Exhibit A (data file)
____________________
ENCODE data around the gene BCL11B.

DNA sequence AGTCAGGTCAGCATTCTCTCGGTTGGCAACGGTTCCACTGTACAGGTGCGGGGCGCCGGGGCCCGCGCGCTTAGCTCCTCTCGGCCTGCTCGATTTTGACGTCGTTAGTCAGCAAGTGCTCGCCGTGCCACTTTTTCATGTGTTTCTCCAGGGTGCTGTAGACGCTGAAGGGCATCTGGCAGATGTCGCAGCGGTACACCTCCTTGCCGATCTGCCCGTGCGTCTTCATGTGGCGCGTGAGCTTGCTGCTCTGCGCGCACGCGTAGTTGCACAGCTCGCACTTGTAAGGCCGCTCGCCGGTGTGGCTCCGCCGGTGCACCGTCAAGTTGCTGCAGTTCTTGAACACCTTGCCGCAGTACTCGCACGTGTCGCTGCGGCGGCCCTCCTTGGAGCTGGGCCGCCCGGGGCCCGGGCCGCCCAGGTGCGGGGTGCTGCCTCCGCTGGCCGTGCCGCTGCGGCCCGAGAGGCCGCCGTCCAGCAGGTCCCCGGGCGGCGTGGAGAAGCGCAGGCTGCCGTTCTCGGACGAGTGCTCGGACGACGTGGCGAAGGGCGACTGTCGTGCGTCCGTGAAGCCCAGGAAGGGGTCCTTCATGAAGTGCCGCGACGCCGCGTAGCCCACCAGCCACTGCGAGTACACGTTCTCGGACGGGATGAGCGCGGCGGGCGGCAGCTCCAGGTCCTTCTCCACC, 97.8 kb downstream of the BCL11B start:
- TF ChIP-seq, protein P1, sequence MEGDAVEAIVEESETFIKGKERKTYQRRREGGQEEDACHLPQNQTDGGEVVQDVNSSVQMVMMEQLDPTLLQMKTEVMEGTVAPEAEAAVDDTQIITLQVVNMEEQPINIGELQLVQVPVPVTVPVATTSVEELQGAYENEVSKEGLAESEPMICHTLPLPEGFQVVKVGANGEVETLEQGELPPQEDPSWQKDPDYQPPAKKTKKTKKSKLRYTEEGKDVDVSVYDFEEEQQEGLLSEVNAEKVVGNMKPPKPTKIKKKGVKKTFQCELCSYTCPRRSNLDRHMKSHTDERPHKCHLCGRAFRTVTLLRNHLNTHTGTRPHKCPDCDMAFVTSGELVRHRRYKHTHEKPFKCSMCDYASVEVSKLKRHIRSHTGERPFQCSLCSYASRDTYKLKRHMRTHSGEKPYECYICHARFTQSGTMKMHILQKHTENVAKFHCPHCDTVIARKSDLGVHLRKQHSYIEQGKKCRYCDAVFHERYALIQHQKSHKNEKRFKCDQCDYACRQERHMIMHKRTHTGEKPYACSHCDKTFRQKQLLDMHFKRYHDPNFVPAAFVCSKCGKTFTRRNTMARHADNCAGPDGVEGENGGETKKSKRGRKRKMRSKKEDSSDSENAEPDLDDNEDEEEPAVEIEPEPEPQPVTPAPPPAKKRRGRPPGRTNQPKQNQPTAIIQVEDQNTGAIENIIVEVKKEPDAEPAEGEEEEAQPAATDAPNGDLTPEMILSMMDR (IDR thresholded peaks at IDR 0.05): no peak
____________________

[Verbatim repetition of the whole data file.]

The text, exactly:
ENCODE data around the gene BCL11B.

DNA sequence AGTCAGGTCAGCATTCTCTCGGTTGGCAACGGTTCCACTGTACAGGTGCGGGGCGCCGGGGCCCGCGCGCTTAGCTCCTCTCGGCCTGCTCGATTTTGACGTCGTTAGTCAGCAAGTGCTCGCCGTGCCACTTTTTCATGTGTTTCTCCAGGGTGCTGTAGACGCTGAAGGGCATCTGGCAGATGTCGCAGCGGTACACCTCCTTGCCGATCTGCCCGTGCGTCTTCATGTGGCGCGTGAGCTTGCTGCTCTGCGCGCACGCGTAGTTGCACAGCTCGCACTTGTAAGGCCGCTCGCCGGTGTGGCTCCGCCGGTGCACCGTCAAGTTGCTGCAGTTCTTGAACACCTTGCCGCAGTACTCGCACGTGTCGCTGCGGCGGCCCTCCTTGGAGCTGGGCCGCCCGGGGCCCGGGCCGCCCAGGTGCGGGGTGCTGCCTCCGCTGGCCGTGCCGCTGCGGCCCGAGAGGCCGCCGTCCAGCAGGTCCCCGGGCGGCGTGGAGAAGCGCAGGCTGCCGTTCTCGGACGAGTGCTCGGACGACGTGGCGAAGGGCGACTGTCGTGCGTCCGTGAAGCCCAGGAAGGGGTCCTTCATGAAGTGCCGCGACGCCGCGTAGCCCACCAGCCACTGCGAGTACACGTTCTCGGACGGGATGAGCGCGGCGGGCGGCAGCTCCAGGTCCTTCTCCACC, 97.8 kb downstream of the BCL11B start:
- TF ChIP-seq, protein P1, sequence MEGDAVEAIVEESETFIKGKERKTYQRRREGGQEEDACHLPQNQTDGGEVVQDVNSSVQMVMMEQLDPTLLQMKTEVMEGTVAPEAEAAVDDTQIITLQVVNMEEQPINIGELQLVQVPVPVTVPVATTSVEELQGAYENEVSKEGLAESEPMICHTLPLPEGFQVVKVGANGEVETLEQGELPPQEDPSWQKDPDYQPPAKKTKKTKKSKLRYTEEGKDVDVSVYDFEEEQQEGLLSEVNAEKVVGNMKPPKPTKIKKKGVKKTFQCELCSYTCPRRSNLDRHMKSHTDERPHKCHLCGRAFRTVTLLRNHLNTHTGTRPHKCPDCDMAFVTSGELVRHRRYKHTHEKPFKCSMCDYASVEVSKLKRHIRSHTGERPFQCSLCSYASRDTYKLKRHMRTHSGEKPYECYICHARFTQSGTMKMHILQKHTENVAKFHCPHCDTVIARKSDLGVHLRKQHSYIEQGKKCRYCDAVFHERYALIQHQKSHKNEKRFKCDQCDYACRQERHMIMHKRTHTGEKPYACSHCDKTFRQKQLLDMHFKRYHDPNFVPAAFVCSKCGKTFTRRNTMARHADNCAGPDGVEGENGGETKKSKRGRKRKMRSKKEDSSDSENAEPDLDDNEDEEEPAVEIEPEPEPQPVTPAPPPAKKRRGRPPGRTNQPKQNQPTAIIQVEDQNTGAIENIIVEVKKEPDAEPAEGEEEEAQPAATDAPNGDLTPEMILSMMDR (IDR thresholded peaks at IDR 0.05): no peak